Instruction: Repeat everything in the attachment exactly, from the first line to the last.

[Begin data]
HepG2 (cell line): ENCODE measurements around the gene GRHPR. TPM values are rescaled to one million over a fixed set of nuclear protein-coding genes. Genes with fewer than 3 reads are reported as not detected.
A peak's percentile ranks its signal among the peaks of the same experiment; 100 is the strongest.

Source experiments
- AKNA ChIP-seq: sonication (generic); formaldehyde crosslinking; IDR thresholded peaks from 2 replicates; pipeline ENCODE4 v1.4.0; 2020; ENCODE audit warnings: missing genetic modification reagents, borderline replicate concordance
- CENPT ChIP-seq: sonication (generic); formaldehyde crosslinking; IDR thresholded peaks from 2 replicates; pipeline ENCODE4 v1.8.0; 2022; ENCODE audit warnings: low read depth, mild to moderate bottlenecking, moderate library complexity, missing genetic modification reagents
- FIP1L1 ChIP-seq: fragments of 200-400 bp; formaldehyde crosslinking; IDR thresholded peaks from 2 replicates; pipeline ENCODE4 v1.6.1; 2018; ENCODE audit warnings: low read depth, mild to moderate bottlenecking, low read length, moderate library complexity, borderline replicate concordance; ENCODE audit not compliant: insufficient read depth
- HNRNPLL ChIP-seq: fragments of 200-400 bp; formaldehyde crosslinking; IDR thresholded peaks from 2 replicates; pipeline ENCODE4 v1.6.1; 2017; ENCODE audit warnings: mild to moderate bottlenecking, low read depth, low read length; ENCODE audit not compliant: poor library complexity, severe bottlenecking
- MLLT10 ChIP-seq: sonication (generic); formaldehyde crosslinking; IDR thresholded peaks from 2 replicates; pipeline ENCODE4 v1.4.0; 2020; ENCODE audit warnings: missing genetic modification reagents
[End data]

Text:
HepG2 (cell line): ENCODE measurements around the gene GRHPR. TPM values are rescaled to one million over a fixed set of nuclear protein-coding genes. Genes with fewer than 3 reads are reported as not detected.
A peak's percentile ranks its signal among the peaks of the same experiment; 100 is the strongest.

Source experiments
- AKNA ChIP-seq: sonication (generic); formaldehyde crosslinking; IDR thresholded peaks from 2 replicates; pipeline ENCODE4 v1.4.0; 2020; ENCODE audit warnings: missing genetic modification reagents, borderline replicate concordance
- CENPT ChIP-seq: sonication (generic); formaldehyde crosslinking; IDR thresholded peaks from 2 replicates; pipeline ENCODE4 v1.8.0; 2022; ENCODE audit warnings: low read depth, mild to moderate bottlenecking, moderate library complexity, missing genetic modification reagents
- FIP1L1 ChIP-seq: fragments of 200-400 bp; formaldehyde crosslinking; IDR thresholded peaks from 2 replicates; pipeline ENCODE4 v1.6.1; 2018; ENCODE audit warnings: low read depth, mild to moderate bottlenecking, low read length, moderate library complexity, borderline replicate concordance; ENCODE audit not compliant: insufficient read depth
- HNRNPLL ChIP-seq: fragments of 200-400 bp; formaldehyde crosslinking; IDR thresholded peaks from 2 replicates; pipeline ENCODE4 v1.6.1; 2017; ENCODE audit warnings: mild to moderate bottlenecking, low read depth, low read length; ENCODE audit not compliant: poor library complexity, severe bottlenecking
- MLLT10 ChIP-seq: sonication (generic); formaldehyde crosslinking; IDR thresholded peaks from 2 replicates; pipeline ENCODE4 v1.4.0; 2020; ENCODE audit warnings: missing genetic modification reagents